I failed to click in time on the inevitable dog walker stomping along the sidewalk, but as I left the area i spotted a couple of humans braving the gray damp afternoon hanging out chatting on a porch around the corner.I doubt they knew or cared about the existence of Russell Lane but they seemed emblematic, through the palms of what people should be doing on the magnificent porch just around the corner.

Monday, September 29, 2008

Sheer Decadence

So you live in the Keys and your oldest friend has just got engaged. You have no choice but to get on your magic carpet and fly off to Never Never Land known locally as Little Palm Island:Little Palm island is a lump of sand halfway between Key West and Marathon, a barrier island at the mouth of Newfound Harbor. It is known as one of the most exclusive and expensive resorts in the Keys and a night here will cost you I'm told somewhere north of $1500. However if you really want privacy you can rent the entire island for yourself and your entourage and people do do that. Frequently they arrive by boat and park their motorboats at the island's docks and do what we locals get to do every day, paddle in the water:check out the horizon: and stuff their faces on some really excellent cooking:For the rest of us mere mortals Little Palm is an oasis we get to enjoy for a meal and some contemplation before returning to the drudgery of daily life on our own self-serve slivers of paradise. Locals get a break so for somewhere less than $100 US each ($150 for you I think), we plebs get a ten minute boat ride to and from the island (private boats are not allowed to dock for anything less than an overnight stay), a fabulous brunch (gratuity included) and a pause in the stress of daily life in the shade of the magnificent lounging area next to the docks:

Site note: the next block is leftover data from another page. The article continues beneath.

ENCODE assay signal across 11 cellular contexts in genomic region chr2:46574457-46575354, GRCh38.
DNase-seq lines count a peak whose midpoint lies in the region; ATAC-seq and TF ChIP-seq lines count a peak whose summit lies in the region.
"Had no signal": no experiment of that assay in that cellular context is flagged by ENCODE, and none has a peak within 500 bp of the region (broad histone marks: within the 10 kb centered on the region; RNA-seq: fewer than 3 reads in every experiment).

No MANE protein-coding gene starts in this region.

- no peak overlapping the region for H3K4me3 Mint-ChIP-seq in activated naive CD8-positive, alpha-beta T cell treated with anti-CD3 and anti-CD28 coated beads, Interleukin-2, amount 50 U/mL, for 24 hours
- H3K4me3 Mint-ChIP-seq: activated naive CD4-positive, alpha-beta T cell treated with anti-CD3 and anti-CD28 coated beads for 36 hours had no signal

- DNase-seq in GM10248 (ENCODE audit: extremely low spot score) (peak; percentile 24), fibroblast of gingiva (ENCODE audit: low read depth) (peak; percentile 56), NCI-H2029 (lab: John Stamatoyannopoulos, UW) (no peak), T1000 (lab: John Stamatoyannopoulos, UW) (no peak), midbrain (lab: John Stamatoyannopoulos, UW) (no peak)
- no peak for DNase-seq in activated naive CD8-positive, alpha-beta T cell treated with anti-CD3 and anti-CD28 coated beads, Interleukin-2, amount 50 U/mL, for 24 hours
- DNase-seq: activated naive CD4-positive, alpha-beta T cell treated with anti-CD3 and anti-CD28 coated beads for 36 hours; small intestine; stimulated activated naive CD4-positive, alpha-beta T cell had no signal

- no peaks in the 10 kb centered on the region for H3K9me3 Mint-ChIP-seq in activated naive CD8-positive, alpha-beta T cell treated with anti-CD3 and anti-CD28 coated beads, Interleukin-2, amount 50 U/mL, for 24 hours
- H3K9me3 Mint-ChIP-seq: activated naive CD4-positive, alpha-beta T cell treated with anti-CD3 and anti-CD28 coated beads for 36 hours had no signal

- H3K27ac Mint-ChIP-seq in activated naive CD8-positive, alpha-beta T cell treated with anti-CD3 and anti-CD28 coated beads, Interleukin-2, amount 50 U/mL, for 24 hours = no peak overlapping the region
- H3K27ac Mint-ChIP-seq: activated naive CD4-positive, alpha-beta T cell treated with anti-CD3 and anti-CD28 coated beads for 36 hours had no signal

Robert and Dolly came by our house and we drove them a mile up the highway to the Little Torch Key marina where the launch is docked:Down the canal, and out into the open waters of Newfound Harbor on a magnificent sunny day:We took the comfortable seats inside the cabin allowing the visitors to toast outside in the heat of the day. Dolly doesn't really hang on every pearl of wisdom that drops from Robert's lips but she did tell us she is learning something new every day from hanging out with him: